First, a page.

ACLU files suit over woman's
arrest at Detroit Metro Airport.
hen I was young, if my moth-
er thought someone was not
telling the truth, she would
quote Sir Walter Scott's adage: "Oh, what
a tangled web we weave, when first we
practice to deceive:'
She emphasized the word "tangle" to
impart the distinct feeling one gets when
caught in a lie. We may toler-
ate deception in our daily
lives because we often don't
know how to respond to it or
we minimize its severity.
Truth, by its very nature,
is incorruptible; there is no
need to embellish in order to
make the truth acceptable.
Parents, teachers and clergy
long have admonished us
not to lie. Yet, we sometimes
succeed by lying. When our
lie is challenged, we may
attempt to cover it up with
more lies until we can no
longer remember where the truth began.
Ensnared by such an experience, we real-
ize that it is always easier to stick to the
truth rather than attempt to keep pace
with ever-changing falsehoods.
One common way we deceive is by
denying any knowledge of suspected
wrongdoing (think Erkel saying: "Did I
do that?") or by not admitting guilt at all.
Feigning or pleading ignorance forces an
interrogator to seek answers from anoth-
er source. We see this when children
tattle on a sibling or friend to redirect
attention away from their own guilt; they
may even blame a toy, imaginary friends
or a pet for their own misbehavior. While
this ploy may be effective in the short
term, its repetition increases suspicion
and compromises the trust of others.
When a child is obviously lying, some
parents inform him or her that noth-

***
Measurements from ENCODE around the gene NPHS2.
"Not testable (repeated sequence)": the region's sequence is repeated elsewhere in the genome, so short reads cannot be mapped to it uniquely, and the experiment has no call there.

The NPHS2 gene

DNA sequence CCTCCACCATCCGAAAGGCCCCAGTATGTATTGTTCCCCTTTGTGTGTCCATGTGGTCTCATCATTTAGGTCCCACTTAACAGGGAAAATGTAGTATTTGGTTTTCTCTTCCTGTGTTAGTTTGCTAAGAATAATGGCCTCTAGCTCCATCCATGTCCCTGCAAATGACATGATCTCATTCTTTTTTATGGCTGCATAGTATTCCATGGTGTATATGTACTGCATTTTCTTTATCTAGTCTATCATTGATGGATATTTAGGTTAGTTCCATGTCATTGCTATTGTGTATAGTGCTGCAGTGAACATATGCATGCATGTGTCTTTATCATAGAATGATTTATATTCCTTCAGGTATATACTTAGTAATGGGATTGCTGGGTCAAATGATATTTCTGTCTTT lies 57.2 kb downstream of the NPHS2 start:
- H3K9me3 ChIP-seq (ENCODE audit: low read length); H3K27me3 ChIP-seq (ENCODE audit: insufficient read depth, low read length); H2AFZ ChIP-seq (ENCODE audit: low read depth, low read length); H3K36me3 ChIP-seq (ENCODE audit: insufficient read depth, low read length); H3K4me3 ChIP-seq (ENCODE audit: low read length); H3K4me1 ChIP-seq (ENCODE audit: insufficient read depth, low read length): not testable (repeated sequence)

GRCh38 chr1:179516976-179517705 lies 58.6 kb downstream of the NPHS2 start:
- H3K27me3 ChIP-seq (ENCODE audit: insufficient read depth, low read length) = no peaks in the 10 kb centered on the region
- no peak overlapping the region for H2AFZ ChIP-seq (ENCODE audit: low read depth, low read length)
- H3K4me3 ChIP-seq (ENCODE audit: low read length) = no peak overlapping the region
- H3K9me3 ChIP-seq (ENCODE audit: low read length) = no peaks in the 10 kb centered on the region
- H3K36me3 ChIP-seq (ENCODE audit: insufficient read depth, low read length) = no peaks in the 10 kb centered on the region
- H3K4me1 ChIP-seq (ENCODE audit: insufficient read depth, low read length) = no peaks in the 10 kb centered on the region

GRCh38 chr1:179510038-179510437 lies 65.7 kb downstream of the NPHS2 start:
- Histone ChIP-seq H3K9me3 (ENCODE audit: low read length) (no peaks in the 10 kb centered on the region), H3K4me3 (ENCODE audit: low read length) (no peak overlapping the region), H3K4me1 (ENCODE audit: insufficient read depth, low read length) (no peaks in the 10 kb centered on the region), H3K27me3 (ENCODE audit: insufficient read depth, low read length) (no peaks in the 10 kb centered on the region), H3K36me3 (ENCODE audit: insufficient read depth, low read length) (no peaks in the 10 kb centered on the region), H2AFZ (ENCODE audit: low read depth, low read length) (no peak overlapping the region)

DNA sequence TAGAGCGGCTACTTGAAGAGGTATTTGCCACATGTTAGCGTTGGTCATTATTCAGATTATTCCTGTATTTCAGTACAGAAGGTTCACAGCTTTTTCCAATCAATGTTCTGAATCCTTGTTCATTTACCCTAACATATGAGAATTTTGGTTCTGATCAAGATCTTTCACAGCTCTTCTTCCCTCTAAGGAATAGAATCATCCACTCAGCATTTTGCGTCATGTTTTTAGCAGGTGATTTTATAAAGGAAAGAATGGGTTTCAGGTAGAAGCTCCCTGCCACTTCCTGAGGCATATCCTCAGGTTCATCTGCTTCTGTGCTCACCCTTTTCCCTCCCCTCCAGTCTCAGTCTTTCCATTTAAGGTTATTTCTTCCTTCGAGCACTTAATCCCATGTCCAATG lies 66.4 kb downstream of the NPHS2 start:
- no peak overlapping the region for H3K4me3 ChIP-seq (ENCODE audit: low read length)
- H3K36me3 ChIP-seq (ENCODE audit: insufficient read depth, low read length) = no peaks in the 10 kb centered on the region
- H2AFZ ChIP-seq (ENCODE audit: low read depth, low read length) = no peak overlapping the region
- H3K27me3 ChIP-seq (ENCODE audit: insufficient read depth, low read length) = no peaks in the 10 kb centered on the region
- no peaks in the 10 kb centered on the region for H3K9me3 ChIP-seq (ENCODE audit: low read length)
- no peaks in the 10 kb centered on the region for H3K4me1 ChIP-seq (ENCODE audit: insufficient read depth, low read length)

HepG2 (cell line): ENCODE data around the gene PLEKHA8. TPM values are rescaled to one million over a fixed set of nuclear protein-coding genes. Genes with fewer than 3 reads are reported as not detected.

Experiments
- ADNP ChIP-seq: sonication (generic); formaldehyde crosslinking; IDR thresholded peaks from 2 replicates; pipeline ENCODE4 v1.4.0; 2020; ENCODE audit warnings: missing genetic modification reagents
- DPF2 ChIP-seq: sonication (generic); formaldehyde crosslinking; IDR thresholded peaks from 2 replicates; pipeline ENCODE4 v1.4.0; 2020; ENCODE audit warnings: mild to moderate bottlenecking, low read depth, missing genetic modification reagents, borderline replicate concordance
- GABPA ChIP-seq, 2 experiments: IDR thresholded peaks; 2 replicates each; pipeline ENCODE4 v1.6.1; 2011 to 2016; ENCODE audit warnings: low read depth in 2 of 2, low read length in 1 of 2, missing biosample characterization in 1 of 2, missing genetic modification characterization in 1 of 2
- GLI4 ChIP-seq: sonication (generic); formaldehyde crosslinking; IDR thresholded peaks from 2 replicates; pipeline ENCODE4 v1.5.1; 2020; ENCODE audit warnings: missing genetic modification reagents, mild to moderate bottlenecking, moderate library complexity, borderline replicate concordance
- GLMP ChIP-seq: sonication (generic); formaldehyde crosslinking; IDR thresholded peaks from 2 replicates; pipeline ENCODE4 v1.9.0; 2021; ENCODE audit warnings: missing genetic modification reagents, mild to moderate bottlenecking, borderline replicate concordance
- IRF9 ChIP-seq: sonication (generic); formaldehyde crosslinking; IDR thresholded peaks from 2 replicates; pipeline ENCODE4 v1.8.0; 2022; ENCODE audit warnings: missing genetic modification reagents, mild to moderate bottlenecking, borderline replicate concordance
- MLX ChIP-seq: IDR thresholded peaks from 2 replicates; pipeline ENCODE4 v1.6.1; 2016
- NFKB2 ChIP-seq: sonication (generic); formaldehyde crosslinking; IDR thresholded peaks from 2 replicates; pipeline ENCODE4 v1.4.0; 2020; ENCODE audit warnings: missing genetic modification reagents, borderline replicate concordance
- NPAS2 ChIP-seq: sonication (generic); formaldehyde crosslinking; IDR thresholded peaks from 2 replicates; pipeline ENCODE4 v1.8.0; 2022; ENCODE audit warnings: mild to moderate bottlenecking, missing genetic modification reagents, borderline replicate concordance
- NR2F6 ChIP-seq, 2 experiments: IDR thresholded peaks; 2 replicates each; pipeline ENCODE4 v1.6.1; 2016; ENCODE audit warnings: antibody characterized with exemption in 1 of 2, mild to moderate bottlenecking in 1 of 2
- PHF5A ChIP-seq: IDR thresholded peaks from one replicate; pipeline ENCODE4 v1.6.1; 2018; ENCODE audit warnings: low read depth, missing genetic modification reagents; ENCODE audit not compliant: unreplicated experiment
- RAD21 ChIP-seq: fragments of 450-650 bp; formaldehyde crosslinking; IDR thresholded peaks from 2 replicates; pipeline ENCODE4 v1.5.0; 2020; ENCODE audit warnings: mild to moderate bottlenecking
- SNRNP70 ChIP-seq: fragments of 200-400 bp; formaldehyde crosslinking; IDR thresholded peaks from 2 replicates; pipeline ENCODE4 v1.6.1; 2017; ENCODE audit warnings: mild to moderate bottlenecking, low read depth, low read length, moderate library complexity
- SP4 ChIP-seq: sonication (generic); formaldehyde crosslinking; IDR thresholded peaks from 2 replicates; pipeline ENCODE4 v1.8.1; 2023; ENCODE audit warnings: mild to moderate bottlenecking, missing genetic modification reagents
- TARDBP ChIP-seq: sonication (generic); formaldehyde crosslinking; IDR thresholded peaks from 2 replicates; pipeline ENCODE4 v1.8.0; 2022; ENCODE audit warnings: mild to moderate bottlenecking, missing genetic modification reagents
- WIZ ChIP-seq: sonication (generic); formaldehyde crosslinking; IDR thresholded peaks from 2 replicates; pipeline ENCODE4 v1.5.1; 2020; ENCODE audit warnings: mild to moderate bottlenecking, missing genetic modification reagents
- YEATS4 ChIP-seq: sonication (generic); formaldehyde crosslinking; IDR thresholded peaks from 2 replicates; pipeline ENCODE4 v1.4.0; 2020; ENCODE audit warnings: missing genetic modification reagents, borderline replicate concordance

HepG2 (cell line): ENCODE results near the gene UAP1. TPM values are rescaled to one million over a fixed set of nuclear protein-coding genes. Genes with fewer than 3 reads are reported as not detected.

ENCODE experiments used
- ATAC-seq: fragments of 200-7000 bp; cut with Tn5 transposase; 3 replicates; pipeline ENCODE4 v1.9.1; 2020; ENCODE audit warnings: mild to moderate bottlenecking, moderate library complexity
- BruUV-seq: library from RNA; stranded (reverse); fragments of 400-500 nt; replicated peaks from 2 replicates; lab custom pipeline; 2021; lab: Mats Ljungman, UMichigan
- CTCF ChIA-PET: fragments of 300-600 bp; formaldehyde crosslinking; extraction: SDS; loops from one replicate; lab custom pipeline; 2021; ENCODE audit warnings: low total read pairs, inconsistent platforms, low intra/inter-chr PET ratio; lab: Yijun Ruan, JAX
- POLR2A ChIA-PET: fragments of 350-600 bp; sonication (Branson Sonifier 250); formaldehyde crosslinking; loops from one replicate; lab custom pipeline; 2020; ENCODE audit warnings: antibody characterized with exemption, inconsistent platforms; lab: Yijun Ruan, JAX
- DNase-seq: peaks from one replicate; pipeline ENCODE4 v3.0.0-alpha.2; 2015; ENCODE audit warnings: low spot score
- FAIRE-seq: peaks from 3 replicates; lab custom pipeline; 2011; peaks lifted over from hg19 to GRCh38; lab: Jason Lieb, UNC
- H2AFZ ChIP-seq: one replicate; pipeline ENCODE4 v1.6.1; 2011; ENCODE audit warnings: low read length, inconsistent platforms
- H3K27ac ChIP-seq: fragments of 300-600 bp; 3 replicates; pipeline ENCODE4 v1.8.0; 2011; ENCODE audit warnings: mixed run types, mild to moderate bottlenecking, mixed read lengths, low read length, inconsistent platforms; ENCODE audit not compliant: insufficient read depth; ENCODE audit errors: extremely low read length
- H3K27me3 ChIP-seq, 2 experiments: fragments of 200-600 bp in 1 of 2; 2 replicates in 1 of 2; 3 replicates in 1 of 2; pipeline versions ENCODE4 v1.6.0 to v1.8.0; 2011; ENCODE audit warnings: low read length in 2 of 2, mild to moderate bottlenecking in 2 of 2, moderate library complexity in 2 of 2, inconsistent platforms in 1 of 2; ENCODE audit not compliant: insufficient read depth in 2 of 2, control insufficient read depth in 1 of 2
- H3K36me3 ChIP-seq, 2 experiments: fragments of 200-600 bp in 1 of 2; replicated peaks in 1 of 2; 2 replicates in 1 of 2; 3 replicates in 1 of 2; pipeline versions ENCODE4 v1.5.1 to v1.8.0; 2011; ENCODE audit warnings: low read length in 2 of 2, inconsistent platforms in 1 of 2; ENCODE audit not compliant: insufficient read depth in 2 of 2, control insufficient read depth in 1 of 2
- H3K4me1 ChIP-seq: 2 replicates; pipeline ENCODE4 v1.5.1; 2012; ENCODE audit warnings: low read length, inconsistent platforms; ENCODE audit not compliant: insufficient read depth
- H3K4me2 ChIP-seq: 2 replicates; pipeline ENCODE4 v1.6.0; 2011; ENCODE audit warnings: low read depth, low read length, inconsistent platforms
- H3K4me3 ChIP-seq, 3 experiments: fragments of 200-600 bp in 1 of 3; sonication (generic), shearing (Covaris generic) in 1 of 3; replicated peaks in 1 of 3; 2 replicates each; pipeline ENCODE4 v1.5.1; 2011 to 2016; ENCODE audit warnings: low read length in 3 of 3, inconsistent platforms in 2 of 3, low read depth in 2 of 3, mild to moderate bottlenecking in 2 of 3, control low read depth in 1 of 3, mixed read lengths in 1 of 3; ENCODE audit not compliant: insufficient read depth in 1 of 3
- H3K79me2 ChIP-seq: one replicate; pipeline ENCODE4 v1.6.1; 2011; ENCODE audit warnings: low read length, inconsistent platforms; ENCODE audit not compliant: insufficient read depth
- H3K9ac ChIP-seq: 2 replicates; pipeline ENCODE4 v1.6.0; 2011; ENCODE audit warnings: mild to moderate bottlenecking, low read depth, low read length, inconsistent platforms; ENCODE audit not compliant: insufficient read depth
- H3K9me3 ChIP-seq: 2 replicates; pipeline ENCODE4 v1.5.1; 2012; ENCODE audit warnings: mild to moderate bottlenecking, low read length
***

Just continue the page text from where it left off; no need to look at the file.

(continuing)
ing bad will happen if he or she simply
comes clean. However, if there are more
lies, the punishment will be more severe.
Surprisingly, some children will still
hold to their story even when presented
with evidence of their guilt. Amazingly,
a child who digs him or herself deep into
this hole may believe that a parent or an
18 January 31 • 2013
authority figure magically will disregard
their deception. Letting a child off scot-
free will perpetuate the deceit — and the
lack of the judgment necessary to avoid
being tempted to lie again.
Another frequent way we deceive
occurs when we agree to do something
but never get around to it. Of course, we
fervently promise to do what has
been asked. Yet, as distractions
occur and time runs out, we feel
the pang of guilt as we admit
that we have not performed as
requested. Rationalizing our
failure avoids blame and reduces
the letdown that inevitably fol-
lows. After hours or even days,
the requester will remind us
about the time we've lost or an
opportunity missed. Sheepishly,
we may respond with the non-
sensical: "My bad!" Instead, we
readily need to admit when we
make an error and willingly
accept responsibility for the damage or
delays we cause.
Despite the immediacy of CNN and
the pervasiveness of the Internet, we
still are inundated by media that distort
truth. This recalls Goebbels' notion that
if you repeat a lie often enough, people
will believe it, or Lenin's belief that a lie
told often becomes the truth. We must be
vigilant so we don't fall into this age-old
Our families, friends and society need
to be truth-telling role models. We must
teach our children a healthy skepticism
so they can discern whether what they
know is accurate, and if uncertain, where
to go to find the truth.
Lies cannot find a safe haven if they
are challenged. Therefore, we must
encourage our children to tell the truth
and call out those who try to deceive. You
can believe me on this.
Dr. Daniel Rosenbaum is a clinical social